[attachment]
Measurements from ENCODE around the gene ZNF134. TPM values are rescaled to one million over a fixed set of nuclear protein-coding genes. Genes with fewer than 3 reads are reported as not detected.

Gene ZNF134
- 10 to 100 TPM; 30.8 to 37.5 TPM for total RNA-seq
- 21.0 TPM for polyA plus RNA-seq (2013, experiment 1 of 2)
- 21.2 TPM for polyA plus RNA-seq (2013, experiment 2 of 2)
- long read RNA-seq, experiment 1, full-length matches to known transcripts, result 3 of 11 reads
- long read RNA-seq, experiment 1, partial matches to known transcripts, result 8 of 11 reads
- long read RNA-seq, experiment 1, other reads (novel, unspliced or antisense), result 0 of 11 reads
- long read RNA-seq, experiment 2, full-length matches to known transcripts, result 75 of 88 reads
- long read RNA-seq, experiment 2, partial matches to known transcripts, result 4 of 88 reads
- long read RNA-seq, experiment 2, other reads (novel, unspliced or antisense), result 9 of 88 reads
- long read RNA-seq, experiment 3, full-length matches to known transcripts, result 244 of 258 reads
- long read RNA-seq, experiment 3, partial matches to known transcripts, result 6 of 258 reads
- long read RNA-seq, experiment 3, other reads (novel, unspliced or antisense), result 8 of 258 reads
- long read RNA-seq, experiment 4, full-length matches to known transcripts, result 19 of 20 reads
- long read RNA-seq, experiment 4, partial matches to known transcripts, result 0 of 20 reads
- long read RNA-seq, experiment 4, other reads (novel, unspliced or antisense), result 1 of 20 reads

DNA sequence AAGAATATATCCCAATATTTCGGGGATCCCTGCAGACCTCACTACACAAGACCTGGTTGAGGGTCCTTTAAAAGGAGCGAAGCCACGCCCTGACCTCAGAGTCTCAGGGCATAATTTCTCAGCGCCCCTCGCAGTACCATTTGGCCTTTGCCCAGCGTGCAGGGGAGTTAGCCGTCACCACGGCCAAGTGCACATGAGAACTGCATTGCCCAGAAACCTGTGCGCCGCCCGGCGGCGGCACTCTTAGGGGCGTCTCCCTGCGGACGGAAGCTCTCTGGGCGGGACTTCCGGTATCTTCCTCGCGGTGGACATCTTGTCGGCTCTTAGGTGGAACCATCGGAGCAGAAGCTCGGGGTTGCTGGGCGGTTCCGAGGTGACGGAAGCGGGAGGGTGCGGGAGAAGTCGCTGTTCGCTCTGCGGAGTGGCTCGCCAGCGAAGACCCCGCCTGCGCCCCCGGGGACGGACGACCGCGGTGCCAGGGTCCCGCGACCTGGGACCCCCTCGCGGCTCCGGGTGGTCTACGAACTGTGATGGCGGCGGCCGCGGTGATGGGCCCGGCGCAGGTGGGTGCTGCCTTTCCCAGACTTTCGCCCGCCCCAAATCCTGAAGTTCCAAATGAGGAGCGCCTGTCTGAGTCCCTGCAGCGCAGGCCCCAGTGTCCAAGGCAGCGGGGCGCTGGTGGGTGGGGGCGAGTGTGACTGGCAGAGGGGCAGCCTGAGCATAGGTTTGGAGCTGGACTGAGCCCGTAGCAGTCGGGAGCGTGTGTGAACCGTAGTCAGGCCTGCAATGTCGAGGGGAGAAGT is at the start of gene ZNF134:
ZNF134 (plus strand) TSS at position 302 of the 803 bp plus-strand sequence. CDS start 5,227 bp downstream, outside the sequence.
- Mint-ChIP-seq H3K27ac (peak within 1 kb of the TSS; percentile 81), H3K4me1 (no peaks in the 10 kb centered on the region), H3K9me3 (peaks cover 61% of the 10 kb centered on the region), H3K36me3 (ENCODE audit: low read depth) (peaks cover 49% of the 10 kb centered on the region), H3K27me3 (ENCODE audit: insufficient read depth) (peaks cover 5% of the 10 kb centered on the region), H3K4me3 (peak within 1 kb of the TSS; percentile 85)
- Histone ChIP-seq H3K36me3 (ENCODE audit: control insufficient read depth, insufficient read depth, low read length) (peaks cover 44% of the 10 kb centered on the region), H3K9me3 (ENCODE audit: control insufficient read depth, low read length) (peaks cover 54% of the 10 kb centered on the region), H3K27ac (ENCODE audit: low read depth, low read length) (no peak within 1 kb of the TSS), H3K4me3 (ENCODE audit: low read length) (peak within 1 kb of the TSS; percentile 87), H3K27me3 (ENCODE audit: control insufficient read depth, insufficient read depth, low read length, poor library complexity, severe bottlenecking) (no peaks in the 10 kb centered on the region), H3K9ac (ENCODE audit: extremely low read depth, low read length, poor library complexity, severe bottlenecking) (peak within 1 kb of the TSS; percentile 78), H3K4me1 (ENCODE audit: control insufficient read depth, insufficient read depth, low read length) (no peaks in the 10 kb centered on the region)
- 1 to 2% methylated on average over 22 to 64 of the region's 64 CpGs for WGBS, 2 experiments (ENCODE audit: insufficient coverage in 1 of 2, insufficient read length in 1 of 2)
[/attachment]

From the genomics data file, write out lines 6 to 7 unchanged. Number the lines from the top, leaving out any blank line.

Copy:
- long read RNA-seq, experiment 1, full-length matches to known transcripts, result 3 of 11 reads
- long read RNA-seq, experiment 1, partial matches to known transcripts, result 8 of 11 reads